“Many of us are absolutely convinced that we have to have a finality, a seal of the border, no more tolerance of heightened numbers of illegal immigration,” Mr. Brecheen said. “We can talk about visas, and we can talk about green cards, and legal structures, but it has to be after we get a salve to the border, when we seal the border.”
In a Monday press statement, Senate Minority Leader Mitch McConnell (R-Ky.) said the overall supplemental spending bill will directly address U.S. security challenges and said “it’s now time for Congress to take action.”
Other Republican Senate leaders have expressed more skepticism that the supplemental spending bill will move along quickly.
When asked on Tuesday about the chances the Senate will pass a motion to end debate and vote on the spending supplemental by Wednesday, Senate Minority Whip John Thune (R-S.D.) told The Hill “it’s unlikely” because Republican Senators “want more time to evaluate” the proposal.
Republican Senate Conference Chair John Barrasso (R-Wyo.) credited the Republican negotiator on the Senate border deal, Sen. James Lankford (R-Okla.), for working “relentlessly” but said President Joe Biden and Senate Democrats “failed him and failed the country” and the border proposal they eventually reached “doesn’t meet most Americans’ standard of securing our border.”
That the border and immigration components of the $118 billion spending supplemental are being attacked from both ends of the spectrum of political debate poses challenges for the bill’s passage in a divided government.
Schumer, Jeffries Seek to Blame Republicans, Assure Wavering Democrats
Amid the primarily Republican pushback on the Senate border deal, Democratic Congressional leaders have accused their counterparts on the other side of the political aisle of moving the goalposts on the border security and immigration policy.
“For years, years, our Republican colleagues have demanded we fix the border, and all along they said it should be done through legislation. Only recently did they change that, when it looked like we might actually produce legislation,” Senate Majority Leader Chuck Schumer said in remarks on the Senate floor on Monday. “Well, we are producing legislation in a bipartisan way, and now, unfortunately, many on the hard-right are turning their back on this package. Everyone is asking the same question: are MAGA Republicans serious about fixing the border or is this merely political?”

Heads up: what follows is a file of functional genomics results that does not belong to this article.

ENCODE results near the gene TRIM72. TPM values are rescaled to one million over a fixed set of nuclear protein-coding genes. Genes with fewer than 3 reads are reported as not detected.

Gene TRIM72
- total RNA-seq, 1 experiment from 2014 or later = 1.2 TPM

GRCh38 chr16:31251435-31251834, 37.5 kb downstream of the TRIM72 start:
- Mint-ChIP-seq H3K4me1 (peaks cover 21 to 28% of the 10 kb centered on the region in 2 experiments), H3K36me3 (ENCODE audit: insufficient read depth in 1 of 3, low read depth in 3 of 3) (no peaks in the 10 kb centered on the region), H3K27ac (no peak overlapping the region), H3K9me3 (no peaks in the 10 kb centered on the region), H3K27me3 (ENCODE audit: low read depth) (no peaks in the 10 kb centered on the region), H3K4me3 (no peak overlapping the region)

“For months, the extreme MAGA Republicans were demanding that Democrats sit down and have a discussion about ways to address the challenges at the border under the leadership of Senator Schumer. That’s exactly what has happened, and now, because the House Republicans have been ordered by Donald Trump not to do anything to fix our broken immigration system, they are walking away from the issue, and in doing so, they’re walking away from the American people.”
When asked to address the criticisms of the bill coming from those on the political left like Ms. Barragán and Mr. Padilla, the Democratic House Minority Leader said, “We’re going to sit down over
the next few days and have a conversation about the path forward in terms of fixing our broken immigration system and addressing the challenges at the border.”
In his Monday floor remarks, Mr. Schumer said if Democrats had not had to negotiate with Republicans on the supplemental spending bill, it “of course would look different.”
“But we live in an era of divided government, and that means that both sides have to compromise if we want to pass a bill. This bipartisan agreement is not perfect, but given all the dangers facing America, it is the comprehensive package our country needs right now,” Mr. Schumer concluded.